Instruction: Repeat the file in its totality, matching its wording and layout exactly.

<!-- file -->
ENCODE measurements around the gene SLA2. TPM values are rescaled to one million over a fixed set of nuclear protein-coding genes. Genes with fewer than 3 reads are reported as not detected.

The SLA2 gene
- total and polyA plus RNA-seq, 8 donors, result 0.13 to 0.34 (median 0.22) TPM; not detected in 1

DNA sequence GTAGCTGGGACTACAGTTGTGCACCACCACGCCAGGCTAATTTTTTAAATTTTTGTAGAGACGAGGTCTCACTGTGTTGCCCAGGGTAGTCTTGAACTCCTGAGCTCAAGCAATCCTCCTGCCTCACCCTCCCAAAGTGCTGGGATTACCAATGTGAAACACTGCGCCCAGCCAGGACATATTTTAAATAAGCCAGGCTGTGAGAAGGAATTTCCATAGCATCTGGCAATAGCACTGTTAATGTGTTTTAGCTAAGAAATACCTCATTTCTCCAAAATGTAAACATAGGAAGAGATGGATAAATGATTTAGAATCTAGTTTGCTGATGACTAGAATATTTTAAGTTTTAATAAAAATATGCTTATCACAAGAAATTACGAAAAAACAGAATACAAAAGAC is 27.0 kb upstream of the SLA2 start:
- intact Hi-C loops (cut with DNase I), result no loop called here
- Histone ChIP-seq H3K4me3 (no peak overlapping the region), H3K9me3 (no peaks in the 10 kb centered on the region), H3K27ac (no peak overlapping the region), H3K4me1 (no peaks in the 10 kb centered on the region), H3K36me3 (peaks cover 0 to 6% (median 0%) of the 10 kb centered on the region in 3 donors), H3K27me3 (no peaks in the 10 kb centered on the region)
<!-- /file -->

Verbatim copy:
ENCODE measurements around the gene SLA2. TPM values are rescaled to one million over a fixed set of nuclear protein-coding genes. Genes with fewer than 3 reads are reported as not detected.

The SLA2 gene
- total and polyA plus RNA-seq, 8 donors, result 0.13 to 0.34 (median 0.22) TPM; not detected in 1

DNA sequence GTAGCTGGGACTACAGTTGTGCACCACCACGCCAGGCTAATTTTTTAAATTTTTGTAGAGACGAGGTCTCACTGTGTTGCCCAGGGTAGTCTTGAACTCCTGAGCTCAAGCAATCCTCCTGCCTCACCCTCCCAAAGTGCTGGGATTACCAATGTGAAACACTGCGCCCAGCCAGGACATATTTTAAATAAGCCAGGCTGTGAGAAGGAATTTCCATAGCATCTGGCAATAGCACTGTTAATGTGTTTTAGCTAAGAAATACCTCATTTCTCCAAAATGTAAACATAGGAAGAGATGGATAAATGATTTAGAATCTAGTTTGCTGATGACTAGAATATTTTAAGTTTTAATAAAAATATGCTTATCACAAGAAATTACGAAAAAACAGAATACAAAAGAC is 27.0 kb upstream of the SLA2 start:
- intact Hi-C loops (cut with DNase I), result no loop called here
- Histone ChIP-seq H3K4me3 (no peak overlapping the region), H3K9me3 (no peaks in the 10 kb centered on the region), H3K27ac (no peak overlapping the region), H3K4me1 (no peaks in the 10 kb centered on the region), H3K36me3 (peaks cover 0 to 6% (median 0%) of the 10 kb centered on the region in 3 donors), H3K27me3 (no peaks in the 10 kb centered on the region)